A closer look: Hot Spots (Pyotraumatic Dermatitis) in Dogs
Regardless of the underlying cause, the severity of a hot spot primarily depends on its size and how quickly it is growing. Some dogs show more distress with a hot spot than others.
Hot, humid weather increases the likelihood of hot spots, but they can happen all year, depending on the underlying cause. Dense undercoats increase the likelihood of hot spots.
Hot spots develop when the dog licks or bites the irritated spot, stimulating nerve endings in the skin, creating more itchiness, which in turn increases the dog’s licking and biting. The itch - lick - itch cycle quickly results in a messy oozing sore which can get dramatically bigger in a very short time.
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Hot spots themselves, also called “acute moist dermatitis” or “pyotraumatic dermatitis”, are not life-threatening, nor are they symptoms of a life-threatening problem. They are painful and grow quickly, so prompt veterinary attention is indicated as soon as hot spots are detected on a dog’s skin.
More importantly, the underlying cause of the itch (pruritus) needs to be resolved or the hot spots will simply return. 30% of dogs who come to hospital because of hot spots have an underlying condition like allergies or fleas.
Hot spots are caused by a dog excessively biting, licking, scratching, or rubbing their skin. This breaks the skin and allows bacteria to flourish, resulting in the infected wound.
Testing and diagnosis
The presence of a hot spot is self-evident. Testing and diagnosis of the underlying cause of the itching (pruritus) may be recommended if the immediate cause of the licking and itching is not known or if it does not resolve on its own. This may include testing for allergies, parasites, and other skin conditions.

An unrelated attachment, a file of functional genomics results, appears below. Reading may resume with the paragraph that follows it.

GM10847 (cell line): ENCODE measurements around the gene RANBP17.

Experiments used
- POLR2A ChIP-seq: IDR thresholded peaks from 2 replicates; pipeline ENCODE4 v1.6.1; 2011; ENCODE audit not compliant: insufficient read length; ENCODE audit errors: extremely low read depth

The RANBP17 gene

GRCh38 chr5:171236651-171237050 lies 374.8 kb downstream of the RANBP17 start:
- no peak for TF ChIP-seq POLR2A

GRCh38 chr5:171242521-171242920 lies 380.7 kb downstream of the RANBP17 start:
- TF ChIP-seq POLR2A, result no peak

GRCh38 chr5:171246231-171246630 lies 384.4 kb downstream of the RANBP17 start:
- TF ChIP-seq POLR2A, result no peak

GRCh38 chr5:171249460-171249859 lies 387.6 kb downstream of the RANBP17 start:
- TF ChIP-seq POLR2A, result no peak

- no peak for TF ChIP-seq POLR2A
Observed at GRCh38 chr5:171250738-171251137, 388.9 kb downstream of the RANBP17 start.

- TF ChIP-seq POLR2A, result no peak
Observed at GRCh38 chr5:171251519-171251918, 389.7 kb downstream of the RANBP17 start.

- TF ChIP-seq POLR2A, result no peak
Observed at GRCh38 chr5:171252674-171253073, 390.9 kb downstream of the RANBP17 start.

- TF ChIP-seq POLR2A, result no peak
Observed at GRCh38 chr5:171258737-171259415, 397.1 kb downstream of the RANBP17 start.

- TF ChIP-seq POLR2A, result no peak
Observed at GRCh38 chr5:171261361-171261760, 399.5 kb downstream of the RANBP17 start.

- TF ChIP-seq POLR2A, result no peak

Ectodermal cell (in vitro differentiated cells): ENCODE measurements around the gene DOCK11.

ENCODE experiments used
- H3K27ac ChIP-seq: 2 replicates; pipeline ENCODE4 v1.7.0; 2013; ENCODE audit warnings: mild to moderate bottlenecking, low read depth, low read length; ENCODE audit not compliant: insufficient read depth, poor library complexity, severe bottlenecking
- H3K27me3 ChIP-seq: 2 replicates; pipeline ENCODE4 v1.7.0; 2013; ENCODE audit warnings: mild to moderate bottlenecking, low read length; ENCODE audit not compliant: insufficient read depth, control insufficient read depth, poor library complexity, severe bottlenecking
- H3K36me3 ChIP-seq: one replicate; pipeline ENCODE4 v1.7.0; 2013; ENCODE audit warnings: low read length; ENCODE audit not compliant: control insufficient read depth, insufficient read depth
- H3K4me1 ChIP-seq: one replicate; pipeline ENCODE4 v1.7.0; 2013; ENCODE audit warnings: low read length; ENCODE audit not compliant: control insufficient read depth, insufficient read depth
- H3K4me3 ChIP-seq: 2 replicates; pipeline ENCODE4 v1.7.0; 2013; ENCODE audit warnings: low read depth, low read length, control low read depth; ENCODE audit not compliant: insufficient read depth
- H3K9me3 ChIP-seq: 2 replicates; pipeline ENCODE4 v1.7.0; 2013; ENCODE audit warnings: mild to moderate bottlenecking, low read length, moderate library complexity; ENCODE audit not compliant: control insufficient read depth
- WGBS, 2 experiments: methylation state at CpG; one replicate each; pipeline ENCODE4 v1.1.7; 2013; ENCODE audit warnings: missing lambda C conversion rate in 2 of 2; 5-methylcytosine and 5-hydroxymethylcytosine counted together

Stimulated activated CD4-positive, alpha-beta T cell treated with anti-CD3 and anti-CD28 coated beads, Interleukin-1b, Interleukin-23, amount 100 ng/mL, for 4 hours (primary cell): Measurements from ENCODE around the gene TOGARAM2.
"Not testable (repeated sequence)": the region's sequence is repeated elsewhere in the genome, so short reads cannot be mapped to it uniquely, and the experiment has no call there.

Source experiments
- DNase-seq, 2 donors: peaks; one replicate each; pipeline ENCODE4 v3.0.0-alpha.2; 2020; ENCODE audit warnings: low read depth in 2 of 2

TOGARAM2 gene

Steps to Recovery
The steps for treating a hot spot are:
- Remove surrounding hair to prevent moisture from being trapped around or on the wound
- Gently clean with soap and water
- Pat the area dry
- Apply appropriate topical antimicrobials as indicated
- Break the itch - lick - itch cycle by using an e-collar or t-shirt to prevent licking
When these steps are followed, the hot spot is expected to improve right away and to dry out and scab over within 24-48 hours. If the hot spot does not improve quickly, veterinary attention is required.
If there is more than one hot spot, if the hot spot is painful, or if hot spots are a recurring problem, veterinary attention is advised. Complicated hot spots often require additional treatment:
- Sedation for clipping and cleaning the hot spot
- Bacterial culture and sensitivity to identify the pathogen and choose the best antibiotic
- Medications like antiinflammatories and steroids
By monitoring and treating underlying causes, future hot spots can be prevented. Grooming and regular bathing and brushing also help.
Hot spots don’t spread from one pet directly to another, but it is possible for the bacteria present on the surface of the skin in a hot spot to infect an open sore or wound on another individual. Best practices for avoiding this include:
- Wearing gloves
- Washing hands
- Preventing the pet from licking the hot spot
- Preventing other pets from licking the hot spot
If the hot spots are found to be associated with an underlying condition, their recurrence will be mitigated by treating the root cause.
Are Hot Spots (Pyotraumatic Dermatitis) in Dogs common?
Hot spots are commonly reported in dogs as they are associated with a number of other common skin conditions.
Depending on the severity of the case and the root cause, typical treatment for hot spots may include some or all of the following:
- Clipping hair around the hot spot
- Cleaning the wound and keeping it dry
- Topical antimicrobials
- Oral antibiotics
- Anti Inflammatories